And on Holy Saturday itself-the final day of Holy Week and the very eve of Pascha-at Lauds and again at the Vesperal Liturgy, it is "The Great" Moses himself, the central figure of the Old Testament, who reveals to us the meaning of this great day, as we sing in the doxastikon:

Moses the great mystically prefigured this present day, saying: "And God blessed the seventh day." For this is the blessed Sabbath, this is the day of rest, on which the only-begotten Son of God rested from all His works. Suffering death in accordance with the plan of salvation, He kept the Sabbath in the flesh; and returning once again to what He was, through His Resurrection He has granted us eternal life, For He alone is good and loves mankind.

-- Mother Mary and Archimandrite Kallistos Ware, translators, The Lenten Triodion (London, England: Faber and Faber, 1978), pp. 652-653, 656.

It is no accident that the central figure of the Old Testament, Moses, and the central events of the Old Testament, the exodus from Egypt, the giving of the Law on Mt. Sinai, and the Israelites' forty year pilgrimage in the desert, frame for us our forty day pilgrimage to Pascha.

Bishop Kallistos of Diokleia describes Great Lent as "an annual return to our Biblical roots. It is, more specifically, a return to our roots in the Old Testament; for during Lent, to a far greater degree than at any other time of the year, the Scriptural readings are taken from the Old Testament rather than the New." (Ibid., p. 38.)

Alexander Schmemann, of thrice-blessed memory, goes even further:

One can say that the forty days of Lent are, in a way, the return of the Church into the spiritual situation of the Old Testament-the time before Christ, the time of repentance and expectation, the time of the "history of salvation" moving toward its fulfillment in Christ. This return is necessary because even though we belong to the time after Christ, and know Him and have been "baptized into Him," we constantly fall away from the new life received from Him, and this means lapse again into the "old" time. The Church, on the one hand, is already "at home" for she is the "grace of Jesus Christ, the love of God the Father, and the communion of the Holy Spirit"; yet, on the other hand, she is also "on her way" as the pilgrimage-long and difficult-toward the fulfillment of all things in God, the return of Christ and the end of all time.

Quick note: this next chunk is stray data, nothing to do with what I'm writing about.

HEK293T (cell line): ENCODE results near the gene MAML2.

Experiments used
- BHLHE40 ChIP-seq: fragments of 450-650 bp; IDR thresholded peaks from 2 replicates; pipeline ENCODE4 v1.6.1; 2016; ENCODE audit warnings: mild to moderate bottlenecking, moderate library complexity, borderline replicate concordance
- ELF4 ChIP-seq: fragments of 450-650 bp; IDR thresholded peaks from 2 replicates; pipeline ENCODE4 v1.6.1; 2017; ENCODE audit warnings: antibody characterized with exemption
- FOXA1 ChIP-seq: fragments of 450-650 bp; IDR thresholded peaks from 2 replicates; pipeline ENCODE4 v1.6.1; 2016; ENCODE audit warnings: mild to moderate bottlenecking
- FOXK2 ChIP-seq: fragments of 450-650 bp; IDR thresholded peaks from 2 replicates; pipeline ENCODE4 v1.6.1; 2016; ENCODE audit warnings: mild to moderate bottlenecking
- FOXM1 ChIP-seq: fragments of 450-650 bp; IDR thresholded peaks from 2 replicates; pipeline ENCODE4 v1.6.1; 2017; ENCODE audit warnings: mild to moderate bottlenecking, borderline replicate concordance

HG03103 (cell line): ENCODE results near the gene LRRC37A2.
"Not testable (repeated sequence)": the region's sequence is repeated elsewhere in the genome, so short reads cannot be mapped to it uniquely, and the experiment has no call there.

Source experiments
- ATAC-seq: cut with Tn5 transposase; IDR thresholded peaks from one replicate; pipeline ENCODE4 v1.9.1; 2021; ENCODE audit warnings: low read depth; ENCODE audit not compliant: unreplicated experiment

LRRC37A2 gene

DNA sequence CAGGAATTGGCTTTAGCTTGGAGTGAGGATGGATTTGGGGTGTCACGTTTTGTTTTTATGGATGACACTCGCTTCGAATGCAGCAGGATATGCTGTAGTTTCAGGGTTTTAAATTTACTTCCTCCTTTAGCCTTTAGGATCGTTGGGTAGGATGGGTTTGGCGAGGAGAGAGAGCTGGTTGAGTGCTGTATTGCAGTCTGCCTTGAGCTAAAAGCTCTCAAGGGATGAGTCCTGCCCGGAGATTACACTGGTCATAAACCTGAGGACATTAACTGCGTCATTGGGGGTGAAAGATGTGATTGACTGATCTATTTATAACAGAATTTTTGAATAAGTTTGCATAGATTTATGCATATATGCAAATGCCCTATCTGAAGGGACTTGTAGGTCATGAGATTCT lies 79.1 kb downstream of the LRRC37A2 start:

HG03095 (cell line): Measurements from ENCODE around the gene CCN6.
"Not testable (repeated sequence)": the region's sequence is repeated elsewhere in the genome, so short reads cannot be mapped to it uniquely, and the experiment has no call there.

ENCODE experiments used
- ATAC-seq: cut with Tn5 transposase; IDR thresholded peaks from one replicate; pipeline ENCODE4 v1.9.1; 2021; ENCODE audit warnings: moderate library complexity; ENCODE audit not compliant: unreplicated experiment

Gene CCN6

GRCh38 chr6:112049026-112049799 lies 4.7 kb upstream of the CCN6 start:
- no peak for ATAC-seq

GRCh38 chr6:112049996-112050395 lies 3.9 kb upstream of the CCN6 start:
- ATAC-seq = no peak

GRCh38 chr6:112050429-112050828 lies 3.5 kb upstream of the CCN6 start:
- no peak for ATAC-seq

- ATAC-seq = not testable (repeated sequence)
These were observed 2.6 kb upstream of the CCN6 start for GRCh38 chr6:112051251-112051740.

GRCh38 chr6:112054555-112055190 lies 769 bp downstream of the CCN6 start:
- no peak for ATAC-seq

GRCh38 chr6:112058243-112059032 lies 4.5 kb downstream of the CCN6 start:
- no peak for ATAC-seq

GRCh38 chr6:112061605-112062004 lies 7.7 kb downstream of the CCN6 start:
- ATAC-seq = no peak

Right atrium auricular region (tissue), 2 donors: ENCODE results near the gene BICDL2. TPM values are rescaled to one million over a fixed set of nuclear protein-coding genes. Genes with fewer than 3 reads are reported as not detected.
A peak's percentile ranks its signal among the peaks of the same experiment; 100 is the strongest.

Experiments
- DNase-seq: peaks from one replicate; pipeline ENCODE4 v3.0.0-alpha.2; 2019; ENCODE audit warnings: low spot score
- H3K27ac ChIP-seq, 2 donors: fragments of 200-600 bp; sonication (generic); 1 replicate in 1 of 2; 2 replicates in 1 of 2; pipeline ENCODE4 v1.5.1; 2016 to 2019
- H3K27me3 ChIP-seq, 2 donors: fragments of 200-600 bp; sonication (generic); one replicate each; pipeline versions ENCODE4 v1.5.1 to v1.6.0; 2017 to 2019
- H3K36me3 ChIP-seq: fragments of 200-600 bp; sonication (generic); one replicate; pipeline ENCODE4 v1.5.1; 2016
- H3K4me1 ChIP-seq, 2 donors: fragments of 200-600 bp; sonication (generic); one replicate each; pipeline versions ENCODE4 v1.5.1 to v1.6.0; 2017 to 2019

Great Lent is the season when this second aspect of the Church, of her life as expectation and journey, is being actualized. It is here, therefore, that the Old Testament acquires its whole significance: as the book not only of the prophecies which have been fulfilled, but of man and the entire creation "on their way" to the Kingdom of God

-- Schmemann, Alexander, Great Lent (Crestwood, New York: St. Vladimir's Seminary Press, 1974), pp. 38-39.

And so as we go on our way to the great feast of Pascha, the Old Testament is our book, our guide, and our constant companion.


Statement of the Antiochian Archdiocese on the Passing to Eternal Life of Pope John Paul II

We join in mourning the loss of Pope John Paul II, the great leader of the Roman Catholic Church. At the same time we rejoice in his ministry, and the legacy of compassion that he leaves to the world. We bring to mind the teaching of St. Ignatius of Antioch in his exhortation to Polycarp, the Bishop of Smyrna on the role of the bishop:

Lift up all men, as the Lord lifts you; put up with all in love, as you actually do. Be diligent in unceasing prayers; ask for more understanding than you have; watch with a sleepless spirit. Speak to each individual after the example of God; bear the sickness of all, as a perfect athlete. Where the labor is greatest, the gain is great.

(Ignatius to Polycarp 1:2-3)

It seems clear that Pope John Paul II, in his episcopacy, was true to this teaching. He touched many people of all races and religions by his example of caring, love, and compassion. He also served as a strong example of what it means to suffer and die with grace. He has “fought the good fight.” (2 Timothy 4:7)

His Eminence Metropolitan PHILIP had met Pope John Paul II on two occasions and was impressed by his faithfulness, and holiness. Surely his soul is resting in peace and his memory is eternal.

And on the topic of Lenten reading...

I highly recommend these daily "Dynamis" sermons from David Patton, based upon the Orthodox Church lectionary and delivered to your email inbox one day in advance. Dynamis is a project of the Education Committee of St. George Orthodox Christian Cathedral in Wichita, Kansas.

For more information, visit the Dynamis page on Yahoo groups or the Dynamis home page. To subscribe, click here.

Sunday Mar 27, 2005

Happy Easter, Part I

A joyous Easter to my brethren and sistern who celebrate the feast today, on March 27.

For us Orthodox, however, this is only the Second Sunday of Lent, on which we celebrate the memory of St. Gregory Palamas. Easter, for us, falls this year on May 1 -- five weeks away.